ereading on the cheapEvery week, I read at least one article on how cheap ebooks are these days, and it always startles me. It seems that whenever I hear about a book I want to read, I go to look it up and it’s well over $10. The latest wish list book came after I started reading an unread purchase from last year, decided I liked it and went looking for other titles by the author. I found one which looked fabulous, and it was going for $12.60 in paperback or $14.32 in the Kindle—and this wasn’t a hot new release either, but a mid-list thriller from 1999!

So, what’s my problem? Why are the books I want so expensive and yet everyone else seems thrilled at how cheap their book habit is? I finally figured it out when I read this story from Digital Book World, fresh from today’s Morning Links. It begins thusly:

“Readers who waited until December to load up on the year’s hottest books were wise to do so.”

So, that’s the secret to ereading on the cheap right there: it’s about reading what’s on sale. If you go into your reading year with a list of specific titles in mind (wishlisting them, as I do, and checking from time to time to see where they are at) you probably won’t save much money. I tend to get my hot new best-sellers from the library, so the books I wishlist tend to be stuff like the one I added this week—an obscure and not very famous thriller from a fairly anonymous author who is just big enough to be with a mainstream publisher who will forget about her and keep the price of her book high.

If you want to save money, you can’t buy books from authors like her. Fixating on a specific title is the kiss of death for saving money! What you have to do is find some reliable discount sources and see what comes your way. There was a book in today’s Kindle Daily Deal which caught my eye. I was not particularly yearning to read it. I had heard of it, I think, from some vaguely remembered review, and it sounded okay. And it was $1.99. I didn’t wind up pulling the trigger because I have such a huge backlist of unread books right now that I’m not buying non-essential new stuff until I get my to-read pile down to a manageable level. But in a future time, where I am more in a buying mood, this is exactly the sort of purchase I would likely make, and I’d save money.

Reading-by-sale might even have some advantages. There are books which have come my way through deal-of-the-day sales that I might not otherwise have picked. I probably would enjoy the one I saw today. Maybe I didn’t wake up this morning wishing for it and intending to buy it, but now that’s come under my radar, maybe it’s not such a bad idea. If I didn’t have such a huge backlog of wanted books to get through first, I really might have done it. But the catch is that if this particular book didn’t come my way, I’d have to be okay with reading another one.

If you choose books by, for example, ‘show-rooming’—i.e. you see it at your local store and then go online to try and find it—you might not find ebooks to be such an affordable hobby. But if you are flexible in your wishlist and content to just wait and see what comes your way, you would probably be scratching your head when you see people like me complaining about how high the pricing is.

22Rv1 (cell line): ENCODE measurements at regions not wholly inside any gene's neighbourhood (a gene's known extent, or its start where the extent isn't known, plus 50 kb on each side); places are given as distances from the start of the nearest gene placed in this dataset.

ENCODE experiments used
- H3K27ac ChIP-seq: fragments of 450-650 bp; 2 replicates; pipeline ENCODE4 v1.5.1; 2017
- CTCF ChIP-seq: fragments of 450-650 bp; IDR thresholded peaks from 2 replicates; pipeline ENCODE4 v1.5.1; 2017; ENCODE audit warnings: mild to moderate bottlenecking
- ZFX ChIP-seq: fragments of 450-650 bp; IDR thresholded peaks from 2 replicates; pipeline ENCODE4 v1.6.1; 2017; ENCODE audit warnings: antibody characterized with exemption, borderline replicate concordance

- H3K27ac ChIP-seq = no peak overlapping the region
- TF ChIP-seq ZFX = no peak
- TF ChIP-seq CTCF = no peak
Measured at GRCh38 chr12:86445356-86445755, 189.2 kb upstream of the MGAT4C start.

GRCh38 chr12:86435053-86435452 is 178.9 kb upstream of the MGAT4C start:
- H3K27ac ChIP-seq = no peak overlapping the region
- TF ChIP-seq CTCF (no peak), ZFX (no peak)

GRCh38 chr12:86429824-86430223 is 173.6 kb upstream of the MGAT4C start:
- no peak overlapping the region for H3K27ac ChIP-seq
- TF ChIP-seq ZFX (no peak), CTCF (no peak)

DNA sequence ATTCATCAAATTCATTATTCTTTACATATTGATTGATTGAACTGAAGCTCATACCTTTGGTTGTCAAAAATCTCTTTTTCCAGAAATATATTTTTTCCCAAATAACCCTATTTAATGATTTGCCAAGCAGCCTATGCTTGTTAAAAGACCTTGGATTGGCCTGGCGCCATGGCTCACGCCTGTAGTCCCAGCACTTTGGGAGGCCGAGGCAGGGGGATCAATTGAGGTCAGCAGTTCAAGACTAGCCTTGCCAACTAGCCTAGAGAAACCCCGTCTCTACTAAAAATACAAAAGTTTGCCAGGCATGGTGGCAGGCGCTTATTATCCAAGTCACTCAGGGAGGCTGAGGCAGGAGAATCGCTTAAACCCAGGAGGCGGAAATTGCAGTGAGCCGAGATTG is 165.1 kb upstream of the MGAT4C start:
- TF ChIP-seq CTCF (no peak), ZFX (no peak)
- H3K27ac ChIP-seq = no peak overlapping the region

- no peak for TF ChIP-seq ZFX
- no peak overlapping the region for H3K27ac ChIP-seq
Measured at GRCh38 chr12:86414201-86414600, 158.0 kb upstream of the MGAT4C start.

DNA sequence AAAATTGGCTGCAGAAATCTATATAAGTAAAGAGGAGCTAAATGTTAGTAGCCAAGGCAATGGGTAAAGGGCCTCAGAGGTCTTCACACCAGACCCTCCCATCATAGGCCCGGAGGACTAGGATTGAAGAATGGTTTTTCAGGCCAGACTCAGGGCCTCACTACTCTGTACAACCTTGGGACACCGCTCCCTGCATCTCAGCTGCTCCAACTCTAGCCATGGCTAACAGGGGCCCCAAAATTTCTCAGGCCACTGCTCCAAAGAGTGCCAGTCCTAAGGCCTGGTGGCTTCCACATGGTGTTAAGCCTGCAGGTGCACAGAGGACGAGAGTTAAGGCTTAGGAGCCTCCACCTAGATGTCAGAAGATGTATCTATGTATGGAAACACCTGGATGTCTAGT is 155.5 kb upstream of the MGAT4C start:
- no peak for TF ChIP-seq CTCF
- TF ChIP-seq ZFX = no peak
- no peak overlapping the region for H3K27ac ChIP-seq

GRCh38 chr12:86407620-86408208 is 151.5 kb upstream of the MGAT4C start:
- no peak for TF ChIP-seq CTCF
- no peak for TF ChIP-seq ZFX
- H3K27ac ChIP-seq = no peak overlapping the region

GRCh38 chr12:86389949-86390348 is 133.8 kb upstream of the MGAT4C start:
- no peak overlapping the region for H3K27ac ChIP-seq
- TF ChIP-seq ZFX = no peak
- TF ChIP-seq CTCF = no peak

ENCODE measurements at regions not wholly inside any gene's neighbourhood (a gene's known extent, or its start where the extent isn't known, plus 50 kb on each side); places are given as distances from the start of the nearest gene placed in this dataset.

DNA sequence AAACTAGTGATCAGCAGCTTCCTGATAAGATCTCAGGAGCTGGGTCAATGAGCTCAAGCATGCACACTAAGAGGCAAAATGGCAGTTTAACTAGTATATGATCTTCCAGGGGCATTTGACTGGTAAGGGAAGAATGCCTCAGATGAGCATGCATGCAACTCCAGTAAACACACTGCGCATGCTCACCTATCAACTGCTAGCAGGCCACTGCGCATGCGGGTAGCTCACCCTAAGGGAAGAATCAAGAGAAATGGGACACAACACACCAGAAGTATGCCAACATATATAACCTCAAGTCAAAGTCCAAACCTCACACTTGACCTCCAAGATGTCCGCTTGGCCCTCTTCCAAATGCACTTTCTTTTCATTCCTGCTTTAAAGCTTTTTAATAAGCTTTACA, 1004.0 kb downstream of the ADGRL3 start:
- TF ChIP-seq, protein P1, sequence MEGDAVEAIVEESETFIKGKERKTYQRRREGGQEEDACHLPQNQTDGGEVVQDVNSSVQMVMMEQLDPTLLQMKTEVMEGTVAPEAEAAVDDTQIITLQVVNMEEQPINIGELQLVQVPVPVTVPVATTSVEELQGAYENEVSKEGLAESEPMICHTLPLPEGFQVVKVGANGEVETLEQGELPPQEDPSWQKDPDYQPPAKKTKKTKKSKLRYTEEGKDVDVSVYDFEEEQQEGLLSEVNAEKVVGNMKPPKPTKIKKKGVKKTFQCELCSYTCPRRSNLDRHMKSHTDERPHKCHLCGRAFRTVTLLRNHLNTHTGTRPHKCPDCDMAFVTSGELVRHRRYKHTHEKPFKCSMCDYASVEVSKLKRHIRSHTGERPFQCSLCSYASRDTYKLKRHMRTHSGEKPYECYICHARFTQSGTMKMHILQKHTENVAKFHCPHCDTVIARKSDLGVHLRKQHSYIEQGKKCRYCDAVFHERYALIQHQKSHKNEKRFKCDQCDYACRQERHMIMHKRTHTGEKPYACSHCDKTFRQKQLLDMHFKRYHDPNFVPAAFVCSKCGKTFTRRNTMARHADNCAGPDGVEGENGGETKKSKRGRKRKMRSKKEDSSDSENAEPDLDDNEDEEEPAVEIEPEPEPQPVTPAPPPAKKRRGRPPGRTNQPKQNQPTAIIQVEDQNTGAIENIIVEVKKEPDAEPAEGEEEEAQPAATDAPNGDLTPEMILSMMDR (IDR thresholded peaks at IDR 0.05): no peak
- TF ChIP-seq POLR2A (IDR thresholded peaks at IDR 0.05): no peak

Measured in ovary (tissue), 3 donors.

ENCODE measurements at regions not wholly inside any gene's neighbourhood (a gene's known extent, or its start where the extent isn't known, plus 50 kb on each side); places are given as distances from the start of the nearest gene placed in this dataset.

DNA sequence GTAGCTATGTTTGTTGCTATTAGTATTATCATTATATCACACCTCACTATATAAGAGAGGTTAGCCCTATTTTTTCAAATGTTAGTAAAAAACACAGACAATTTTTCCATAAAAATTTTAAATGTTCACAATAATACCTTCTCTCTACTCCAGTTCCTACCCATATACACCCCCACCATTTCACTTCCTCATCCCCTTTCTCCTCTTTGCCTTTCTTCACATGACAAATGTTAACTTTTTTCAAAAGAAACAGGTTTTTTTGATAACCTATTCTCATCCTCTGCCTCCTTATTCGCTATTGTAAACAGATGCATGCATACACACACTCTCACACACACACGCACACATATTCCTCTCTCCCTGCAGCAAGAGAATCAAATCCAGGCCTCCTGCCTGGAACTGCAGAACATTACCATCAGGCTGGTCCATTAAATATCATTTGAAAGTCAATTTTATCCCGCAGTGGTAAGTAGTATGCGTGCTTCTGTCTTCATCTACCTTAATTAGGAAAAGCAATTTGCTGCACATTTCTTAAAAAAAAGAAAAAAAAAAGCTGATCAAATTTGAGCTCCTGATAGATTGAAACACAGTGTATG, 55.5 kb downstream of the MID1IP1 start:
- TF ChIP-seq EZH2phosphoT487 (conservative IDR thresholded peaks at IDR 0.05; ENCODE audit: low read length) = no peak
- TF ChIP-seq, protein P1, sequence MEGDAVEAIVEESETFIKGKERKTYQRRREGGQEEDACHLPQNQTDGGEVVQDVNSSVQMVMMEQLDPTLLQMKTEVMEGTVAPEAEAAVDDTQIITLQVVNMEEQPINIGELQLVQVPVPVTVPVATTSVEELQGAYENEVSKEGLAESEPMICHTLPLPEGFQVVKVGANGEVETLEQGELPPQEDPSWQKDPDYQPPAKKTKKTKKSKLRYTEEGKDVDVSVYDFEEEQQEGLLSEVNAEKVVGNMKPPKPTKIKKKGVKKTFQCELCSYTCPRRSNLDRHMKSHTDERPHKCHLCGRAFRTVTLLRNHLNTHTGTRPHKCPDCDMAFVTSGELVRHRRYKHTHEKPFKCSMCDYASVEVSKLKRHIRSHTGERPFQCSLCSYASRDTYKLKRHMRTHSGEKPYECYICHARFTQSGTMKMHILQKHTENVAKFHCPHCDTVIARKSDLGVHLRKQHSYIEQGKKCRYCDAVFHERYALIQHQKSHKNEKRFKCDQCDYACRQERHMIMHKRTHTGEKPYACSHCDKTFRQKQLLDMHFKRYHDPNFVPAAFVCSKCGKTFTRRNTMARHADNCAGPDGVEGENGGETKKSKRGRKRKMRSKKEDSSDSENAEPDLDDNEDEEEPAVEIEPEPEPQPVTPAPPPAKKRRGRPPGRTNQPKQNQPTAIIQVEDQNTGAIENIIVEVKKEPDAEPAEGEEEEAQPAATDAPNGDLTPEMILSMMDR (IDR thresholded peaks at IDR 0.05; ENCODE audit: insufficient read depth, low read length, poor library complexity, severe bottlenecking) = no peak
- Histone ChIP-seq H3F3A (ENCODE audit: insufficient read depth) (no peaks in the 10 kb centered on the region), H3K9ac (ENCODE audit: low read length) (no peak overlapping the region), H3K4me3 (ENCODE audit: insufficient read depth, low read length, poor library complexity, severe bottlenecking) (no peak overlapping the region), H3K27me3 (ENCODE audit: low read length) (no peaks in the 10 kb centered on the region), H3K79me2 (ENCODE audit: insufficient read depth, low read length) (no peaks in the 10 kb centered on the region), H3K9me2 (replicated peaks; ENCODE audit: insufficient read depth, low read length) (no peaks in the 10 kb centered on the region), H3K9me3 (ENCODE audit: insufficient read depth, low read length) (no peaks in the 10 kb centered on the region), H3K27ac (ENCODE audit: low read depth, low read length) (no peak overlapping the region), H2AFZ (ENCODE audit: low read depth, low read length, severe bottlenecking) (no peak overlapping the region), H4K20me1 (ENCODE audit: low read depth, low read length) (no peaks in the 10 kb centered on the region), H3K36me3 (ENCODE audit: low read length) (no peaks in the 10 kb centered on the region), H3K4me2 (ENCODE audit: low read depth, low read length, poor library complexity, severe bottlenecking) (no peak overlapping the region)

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"I’m a journalist, a teacher and an e-book fiend. I work as a French teacher at a K-3 private school. I use drama, music, puppets, props and all manner of tech in my job, and I love it. I enjoy moving between all the classes and having a relationship with each child in the school. Kids are hilarious, and I enjoy watching them grow and learn. My current device of choice for reading is my Amazon Kindle Touch, but I have owned or used devices by Sony, Kobo, Aluratek and others. I also read on my tablet devices using the Kindle app, and I enjoy synching between them, so that I’m always up to date no matter where I am or what I have with me."


  1. Always check the competition to see if they have a lower price.

    Look at Amazon, Kobo, B&N, Sony, Google, Diesel, and any other store that you know of.

    Sometimes one store or another will be having a sale. With the end of agency pricing there is more price variability now. Also, sometimes the smaller stores haven’t been forced to charge sales tax.

  2. While I would rather pay less, the cost of an ebook is not the deciding factor whether I buy or read it.

    I know people who refuse to pay more than $x for ebook, but I find those kinds of limits to restrictive. I also find the limits are often unreasonably low like $4.99 or $7.99.

    I do use to alert me when there is a price drop for books I want to read. I like good deals, but I don’t pick this book over that book because one costs less.

    It’s a good tool, and it’s a thrill to get an email message saying this book has dropped in price, but I would hate to limit myself to books only when they reach a certain price.

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